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Canada can’t overcome Germany in women’s soccer friendly

Kenneth Heiner-Moller didn’t get a win on his home coaching debut for Canada but he found plenty of positives in Sunday’s 3-2 loss to Olympic champion Germany.

“I think as a coach, you need to look sometimes through the result and look at the performance,” said the Dane, a former assistant coach who took over from John Herdman in January. “I’m very happy about the performance, for sure.”

It took an 84th-minute goal by German substitute Turid Knaak to decide the women’s soccer friendly, played before a sea of red at a soldout Tim Hortons Field.

Playing in a new 3-5-2 formation, the Canadian women showed resilience after conceding a first-minute goal off a defensive miscue. Captain Christine Sinclair, with her 173rd international goal, and Jessie Fleming scored in the second half to give Canada a 2-1 lead only to see Germany equalize seconds later.

Canadian goalkeeper Stephanie Labbe deserved a better fate on the winning goal. Labbe made a fine diving save off a Sara Dabritz free kick from some 20 yards out, pushing the ball off the post. But it bounced back to the other side of the goal where Knaak headed it in.

“It’s 80 per cent great stuff. Then the last 20, we’ll work on it,” said an upbeat Heiner-Moller.

The new formation is designed to give fourth-ranked Canada more flexibility and allow it to use the full width of the pitch and take advantage of players like Ashley Lawrence and Janine Beckie to attack on the flanks.

“So we can hurt opponents in different ways,” explained Heiner-Moller.

Sinclair also took positives from her 268th international appearance for Canada.

“We’re in a good space …. I think we’re moving in the right direction and we keep adding to our team, which is exciting,” said the skipper.

The Canadian women are gearing up for the CONCACAF Women’s Championship in October. The tournament doubles as a World Cup qualifier.

“We’re going to head into the qualifiers very confident,” said Sinclair. “We’re a top team in the world and we expect to qualify.

Sinclair’s 59th-minute goal, knotting the score at 1-1, came off a Beckie free kick. The third-ranked Germans were unable to clear the bouncing ball, which was sent back into the box for Sinclair to head home.

Sinclair wheeled away from the goal, her arms outstretched in celebration and headed towards the Canadian bench.

Sinclair, who turns 35 on Tuesday, is now 11 goals from tying American Abby Wambach’s record of 184.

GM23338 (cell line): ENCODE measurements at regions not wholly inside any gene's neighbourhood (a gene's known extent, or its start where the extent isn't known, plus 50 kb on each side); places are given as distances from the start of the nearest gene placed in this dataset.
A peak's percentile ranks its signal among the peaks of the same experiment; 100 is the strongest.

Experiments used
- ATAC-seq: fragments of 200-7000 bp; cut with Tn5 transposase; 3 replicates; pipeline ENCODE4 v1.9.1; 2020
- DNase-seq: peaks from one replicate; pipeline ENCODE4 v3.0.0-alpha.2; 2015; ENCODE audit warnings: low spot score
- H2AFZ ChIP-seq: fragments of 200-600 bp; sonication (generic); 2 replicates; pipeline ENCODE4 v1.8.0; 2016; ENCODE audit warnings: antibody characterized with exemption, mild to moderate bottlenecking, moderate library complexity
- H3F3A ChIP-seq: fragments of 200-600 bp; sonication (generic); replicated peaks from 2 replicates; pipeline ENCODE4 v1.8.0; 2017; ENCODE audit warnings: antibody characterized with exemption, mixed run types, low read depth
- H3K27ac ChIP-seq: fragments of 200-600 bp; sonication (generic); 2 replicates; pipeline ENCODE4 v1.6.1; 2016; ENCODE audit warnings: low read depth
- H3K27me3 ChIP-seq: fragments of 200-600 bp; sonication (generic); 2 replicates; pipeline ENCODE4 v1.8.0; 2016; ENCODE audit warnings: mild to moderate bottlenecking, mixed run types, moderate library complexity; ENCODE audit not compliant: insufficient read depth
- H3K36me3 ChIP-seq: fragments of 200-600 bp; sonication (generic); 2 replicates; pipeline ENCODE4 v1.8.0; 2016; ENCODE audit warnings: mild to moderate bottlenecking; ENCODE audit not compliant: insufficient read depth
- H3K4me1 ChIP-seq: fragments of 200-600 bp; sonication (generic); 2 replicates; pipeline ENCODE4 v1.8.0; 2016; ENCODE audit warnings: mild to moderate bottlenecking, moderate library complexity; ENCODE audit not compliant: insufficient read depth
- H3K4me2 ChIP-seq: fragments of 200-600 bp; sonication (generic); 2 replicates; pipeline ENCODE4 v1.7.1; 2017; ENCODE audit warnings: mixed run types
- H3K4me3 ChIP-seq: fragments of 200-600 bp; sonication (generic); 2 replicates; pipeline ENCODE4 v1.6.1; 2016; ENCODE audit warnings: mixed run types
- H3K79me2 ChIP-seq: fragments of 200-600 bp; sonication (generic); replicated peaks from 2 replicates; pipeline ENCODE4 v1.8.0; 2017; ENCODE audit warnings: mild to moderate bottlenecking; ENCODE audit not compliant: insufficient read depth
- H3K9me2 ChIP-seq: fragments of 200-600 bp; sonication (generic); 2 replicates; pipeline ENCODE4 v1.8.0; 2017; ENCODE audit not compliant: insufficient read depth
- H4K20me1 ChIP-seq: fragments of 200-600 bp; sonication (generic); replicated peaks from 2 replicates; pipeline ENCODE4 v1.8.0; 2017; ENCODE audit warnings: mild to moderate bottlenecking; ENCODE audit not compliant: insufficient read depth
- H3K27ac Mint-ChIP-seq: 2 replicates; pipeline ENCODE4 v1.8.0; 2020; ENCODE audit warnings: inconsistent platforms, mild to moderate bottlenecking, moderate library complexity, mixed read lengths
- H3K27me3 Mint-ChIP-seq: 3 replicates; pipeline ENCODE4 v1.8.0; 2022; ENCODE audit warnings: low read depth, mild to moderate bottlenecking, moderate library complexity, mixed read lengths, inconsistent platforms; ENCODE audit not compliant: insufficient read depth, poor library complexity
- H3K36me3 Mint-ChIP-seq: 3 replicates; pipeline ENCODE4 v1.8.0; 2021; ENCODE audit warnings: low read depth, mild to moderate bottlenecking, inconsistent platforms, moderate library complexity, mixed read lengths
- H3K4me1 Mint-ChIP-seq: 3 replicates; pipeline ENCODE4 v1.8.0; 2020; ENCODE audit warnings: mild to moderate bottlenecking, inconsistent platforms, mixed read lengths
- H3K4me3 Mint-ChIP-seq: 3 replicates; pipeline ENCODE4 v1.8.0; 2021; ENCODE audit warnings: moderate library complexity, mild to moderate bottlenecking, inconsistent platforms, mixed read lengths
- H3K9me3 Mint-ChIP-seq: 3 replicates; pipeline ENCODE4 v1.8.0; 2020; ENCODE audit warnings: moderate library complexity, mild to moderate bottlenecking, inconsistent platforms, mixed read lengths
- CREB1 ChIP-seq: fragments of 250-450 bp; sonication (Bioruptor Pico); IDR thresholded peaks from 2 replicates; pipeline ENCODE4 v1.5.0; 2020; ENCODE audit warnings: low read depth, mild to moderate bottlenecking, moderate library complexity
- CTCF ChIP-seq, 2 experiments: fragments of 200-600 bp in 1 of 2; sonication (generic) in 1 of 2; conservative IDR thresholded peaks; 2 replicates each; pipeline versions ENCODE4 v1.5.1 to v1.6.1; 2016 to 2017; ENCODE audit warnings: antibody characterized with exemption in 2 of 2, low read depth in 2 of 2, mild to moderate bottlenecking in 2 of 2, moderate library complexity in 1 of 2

Fleming gave Canada a brief lead in the 69th minute after Canada pounced on a poor backpass. The ball came into the box, with a dummy run from Sinclair setting up Fleming, who outwaited the goalkeeper and a defender and cooly knocked the ball into the net.

But Germany replied a minute later with Dabritz, another substitute, beating Labbe with a high accurate shot from just outside the penalty box.

Canada’s defence was ripped open early as Svenja Huth scored in the first minute. Star centre back Kadeisha Buchanan lost the ball in midfield and Lena Petermann split the Canadian defence with a through ball to Lea Schueller. A chasing Rebecca Quinn managed to poke the ball away but it went straight to Huth, whose low shot beat a diving Labbe.

“Blitzstart!” tweeted the German women’s official account.

Huth was a threat throughout a beautiful but breezy afternoon before a crowd of 22,826 on hand for the Canadian women’s first home game since last November — and the first in Hamilton since May 2015.

The game opened up in the second half with the entertainment value growing.

Canada fielded a strong team, calling on its top echelon of talent other than teenage striker Jordyn Huitema, who is captaining the Canadian entry at the CONCACAF U-17 Championship.

The Canadian starting 11 featured eight players who started the bronze-medal match game at the 2016 Rio Olympics. Germany brought a younger squad with just one starter from the Olympic final in Rio in its starting lineup.

Interim German coach Horst Hrubesch was also happy with the performance of his young team, especially in front of a loud Canadian crowd.

Dealing with Canada’s “fighting spirit” was a good test, he said through an interpreter.

CBC.ca

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